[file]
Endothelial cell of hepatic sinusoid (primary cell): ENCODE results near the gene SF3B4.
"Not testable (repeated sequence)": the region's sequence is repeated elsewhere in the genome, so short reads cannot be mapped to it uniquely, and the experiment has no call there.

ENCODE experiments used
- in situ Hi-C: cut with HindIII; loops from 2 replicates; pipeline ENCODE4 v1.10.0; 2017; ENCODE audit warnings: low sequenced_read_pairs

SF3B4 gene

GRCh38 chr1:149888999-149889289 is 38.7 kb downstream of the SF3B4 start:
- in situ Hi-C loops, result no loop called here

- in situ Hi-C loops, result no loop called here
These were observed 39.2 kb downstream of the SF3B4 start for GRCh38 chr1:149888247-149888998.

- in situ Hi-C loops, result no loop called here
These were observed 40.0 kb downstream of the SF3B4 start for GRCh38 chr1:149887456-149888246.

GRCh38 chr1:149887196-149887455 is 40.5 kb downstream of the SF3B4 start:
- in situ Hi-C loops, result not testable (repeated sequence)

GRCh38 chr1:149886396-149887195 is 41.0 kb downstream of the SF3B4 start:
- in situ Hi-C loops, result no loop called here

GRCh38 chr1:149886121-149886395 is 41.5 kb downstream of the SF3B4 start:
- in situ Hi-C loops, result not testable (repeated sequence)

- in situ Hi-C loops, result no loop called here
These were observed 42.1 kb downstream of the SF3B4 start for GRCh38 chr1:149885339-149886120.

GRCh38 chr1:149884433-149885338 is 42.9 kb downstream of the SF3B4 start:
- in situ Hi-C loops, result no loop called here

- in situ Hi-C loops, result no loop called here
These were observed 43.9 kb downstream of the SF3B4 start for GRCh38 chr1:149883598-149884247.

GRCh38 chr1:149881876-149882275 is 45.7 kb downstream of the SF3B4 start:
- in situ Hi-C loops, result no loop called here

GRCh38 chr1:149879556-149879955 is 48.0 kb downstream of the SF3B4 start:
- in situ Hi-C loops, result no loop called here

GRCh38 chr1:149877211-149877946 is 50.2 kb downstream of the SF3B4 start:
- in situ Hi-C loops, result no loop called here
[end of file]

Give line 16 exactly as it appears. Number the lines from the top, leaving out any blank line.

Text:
GRCh38 chr1:149886121-149886395 is 41.5 kb downstream of the SF3B4 start: